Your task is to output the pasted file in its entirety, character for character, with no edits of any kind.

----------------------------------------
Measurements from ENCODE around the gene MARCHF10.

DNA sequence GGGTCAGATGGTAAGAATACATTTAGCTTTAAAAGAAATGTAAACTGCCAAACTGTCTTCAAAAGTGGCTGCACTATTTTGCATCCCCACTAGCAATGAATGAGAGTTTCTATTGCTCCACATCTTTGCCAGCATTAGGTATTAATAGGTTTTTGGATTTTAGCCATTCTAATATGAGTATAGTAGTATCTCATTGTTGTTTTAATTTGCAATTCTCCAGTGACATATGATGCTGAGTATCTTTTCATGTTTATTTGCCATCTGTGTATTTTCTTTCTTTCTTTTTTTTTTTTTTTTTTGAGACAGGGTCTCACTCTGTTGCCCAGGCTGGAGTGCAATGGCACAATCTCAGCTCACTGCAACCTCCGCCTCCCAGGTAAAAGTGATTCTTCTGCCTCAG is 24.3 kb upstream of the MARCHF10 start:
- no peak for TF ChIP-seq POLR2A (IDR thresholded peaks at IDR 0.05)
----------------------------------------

Measurements from ENCODE around the gene MARCHF10.

DNA sequence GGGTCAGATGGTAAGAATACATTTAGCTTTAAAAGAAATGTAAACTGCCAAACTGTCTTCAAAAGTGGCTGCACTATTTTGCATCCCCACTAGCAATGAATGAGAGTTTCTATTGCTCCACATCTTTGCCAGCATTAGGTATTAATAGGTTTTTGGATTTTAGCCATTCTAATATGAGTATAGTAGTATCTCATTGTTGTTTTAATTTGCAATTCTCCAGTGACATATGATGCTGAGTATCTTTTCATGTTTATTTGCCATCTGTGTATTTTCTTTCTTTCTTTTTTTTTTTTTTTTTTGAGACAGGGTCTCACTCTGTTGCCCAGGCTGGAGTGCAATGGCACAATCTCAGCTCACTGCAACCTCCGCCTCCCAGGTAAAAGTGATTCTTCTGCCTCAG is 24.3 kb upstream of the MARCHF10 start:
- no peak for TF ChIP-seq POLR2A (IDR thresholded peaks at IDR 0.05)